Missouri Few men have lived more quietly and unostentatiously than Mr. Stanford Chapman, and yet few have exerted a more salutary influence upon the immediate society in which they move, or impressed a community with a more profound reliance on their honor, ability and sterling worth. His life has not been marked by startling or striking contrasts, but it has shown how a laudable ambition may be gratified when accompanied by pure motives, perseverance, industry and steadfastness of purpose.
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Mr. Chapman came originally from Tennessee, his birth occurring June 3, 1825. He is the son of Benjamin and Mary (Cavett) Chapman, natives of Tennessee. About 1830 or 1831 the parents came to Missouri, and located on Little Riley, where they remained but a short time, when they came to Christian County and settled near Ozark. There the father followed farming and stock raising successfully until his death in 1872, when seventy-two years of age. He was a well-known and prominent man in his day, serving as judge of Greene County for twelve years and justice of the peace many years. In politics he was a lifelong Democrat, and in religion a Baptist. When making the trip from Tennessee to Missouri, Mr. Chapman came in a large six-horse wagon, and although his early life in this new country was one of privation and hardship, he persevered, and at the time of his death owned a tract of 320 acres of land. He was one of the progressive pioneers, and did much to improve and advance the county. The towns of Springfield and Ozark had not been heard of in those days, game was plentiful, and although pioneer life is considered anything but a pleasant experience, they had good times, and people were much more sociable than at the present day. Mrs. Chapman, who was a lifelong member of the Baptist Church and a most estimable lady, died in 1870, when eighty years of age. Previous to her union with Mr. Chapman she had married a Mr. Peter Smart, by whom she had five children: Sandy, Elitia, Harry, William and Martha. To her second union four children were born: Matthew, who resides near Ozark; Geneva, who married Joseph Gibson and lives in Boone County, Arkansas; Stanford, our subject; and Critendon, who died in 1887. The latter was married and lived about five miles south of Billings, where he followed farming.
Stanford Chapman was five years of age when his parents came to this county, and he attended the subscription schools of his day. When twenty-one years of age he started out to hoe his own road in life as a farmer, and located on a tract of about 230 acres one-half mile west of Ozark. There he resided for about fifteen years, and then sold out and moved to Cooper County, on the Missouri River. This was in 1865, and he farmed for one year, after which he returned to Christian County and bought a tract of land five miles north of Ozark, on the Springfield road. There were 210 acres in this farm, on which he made his home until 1892, when he sold out and moved to Billings, where he has a very pleasant home. In the year 1848 he was married to Miss Drucilla A. Horn, daughter of Thomas and Elizabeth (Knox) Horn, pioneer settlers of this county, the Horn family locating here as early as 1831. Her parents were born in Giles County, Tennessee, and both died in this county, the father in 1843. They were the parents of six children: Rachel, D. A., Elizabeth, Judith, James K. and Martha. All these children are deceased, with the exception of Mrs. Chapman, and Elizabeth, who is Mrs. Cox, of Ozark. Mrs. Chapman was born in Tennessee in 1828, and was quite young when her parents moved to this county. Her father was sheriff of Greene County two or three terms, and was an influential citizen, being well known all over the county.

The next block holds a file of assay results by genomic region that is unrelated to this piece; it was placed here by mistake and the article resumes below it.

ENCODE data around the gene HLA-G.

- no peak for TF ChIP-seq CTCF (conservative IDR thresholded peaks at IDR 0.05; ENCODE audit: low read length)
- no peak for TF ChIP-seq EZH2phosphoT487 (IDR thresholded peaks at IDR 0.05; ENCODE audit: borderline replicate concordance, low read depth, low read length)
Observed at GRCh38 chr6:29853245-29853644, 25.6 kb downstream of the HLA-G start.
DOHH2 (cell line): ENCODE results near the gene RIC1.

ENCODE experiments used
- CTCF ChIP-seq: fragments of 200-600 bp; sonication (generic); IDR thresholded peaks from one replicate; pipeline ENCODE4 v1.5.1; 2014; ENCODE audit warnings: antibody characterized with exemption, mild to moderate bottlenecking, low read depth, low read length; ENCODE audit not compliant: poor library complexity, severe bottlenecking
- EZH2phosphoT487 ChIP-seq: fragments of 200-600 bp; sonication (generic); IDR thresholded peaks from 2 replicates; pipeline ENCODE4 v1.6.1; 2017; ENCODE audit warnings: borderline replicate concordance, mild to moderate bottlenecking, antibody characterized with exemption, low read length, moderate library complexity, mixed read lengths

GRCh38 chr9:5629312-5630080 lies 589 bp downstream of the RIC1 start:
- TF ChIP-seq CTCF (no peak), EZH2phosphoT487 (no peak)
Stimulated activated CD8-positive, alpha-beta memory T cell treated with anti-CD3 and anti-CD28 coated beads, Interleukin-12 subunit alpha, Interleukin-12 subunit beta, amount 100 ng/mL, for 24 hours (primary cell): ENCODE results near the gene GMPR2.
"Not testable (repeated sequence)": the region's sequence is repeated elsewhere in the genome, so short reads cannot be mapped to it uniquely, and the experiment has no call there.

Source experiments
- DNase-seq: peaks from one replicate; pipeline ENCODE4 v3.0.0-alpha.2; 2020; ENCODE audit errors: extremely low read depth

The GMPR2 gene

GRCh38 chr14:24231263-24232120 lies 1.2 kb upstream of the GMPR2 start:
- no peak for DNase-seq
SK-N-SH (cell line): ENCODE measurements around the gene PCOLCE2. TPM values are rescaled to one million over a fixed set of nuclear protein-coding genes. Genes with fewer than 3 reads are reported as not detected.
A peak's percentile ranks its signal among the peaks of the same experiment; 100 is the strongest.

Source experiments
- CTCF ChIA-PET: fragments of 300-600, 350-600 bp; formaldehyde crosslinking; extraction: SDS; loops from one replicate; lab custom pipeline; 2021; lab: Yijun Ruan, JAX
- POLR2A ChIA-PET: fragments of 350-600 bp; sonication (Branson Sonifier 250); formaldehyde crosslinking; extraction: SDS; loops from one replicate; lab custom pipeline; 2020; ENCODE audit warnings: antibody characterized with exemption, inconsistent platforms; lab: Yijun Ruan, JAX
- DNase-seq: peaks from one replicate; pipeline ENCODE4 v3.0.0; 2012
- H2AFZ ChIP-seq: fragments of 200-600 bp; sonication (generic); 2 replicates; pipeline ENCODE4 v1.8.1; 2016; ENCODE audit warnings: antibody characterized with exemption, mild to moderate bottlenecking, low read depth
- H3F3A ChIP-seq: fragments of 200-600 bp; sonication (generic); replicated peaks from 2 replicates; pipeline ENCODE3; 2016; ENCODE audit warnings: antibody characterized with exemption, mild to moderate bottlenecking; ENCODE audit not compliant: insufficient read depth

To our subject and wife a family of eight children have been given, six of whom are living: Thomas J. was killed by his team in 1872, when twenty-three years of age; Mary E., who is the wife of M. Canard, of this county, has four children Macie T., John S., Franklin and Martha; Emmon C. died when two years of age; Janiva, the wife of L. P. Wells, of Billings; Ella, wife of H. V. Reed, of Billings; William S., a resident of Greene County, where he follows farming; Missouri, the wife of L. P. Gibson, of Ozark; and Jude, at home. In politics Mr. Chapman is a Democrat. In 1876 he was elected to the office of judge of the county court, but resigned the position. He is now retired from active business life, and resides at Billings. He is a stockholder in the Christian County Bank at Ozark, owns some nice town property and a handsome residence. Socially he is a Mason, a member of Ozark Lodge.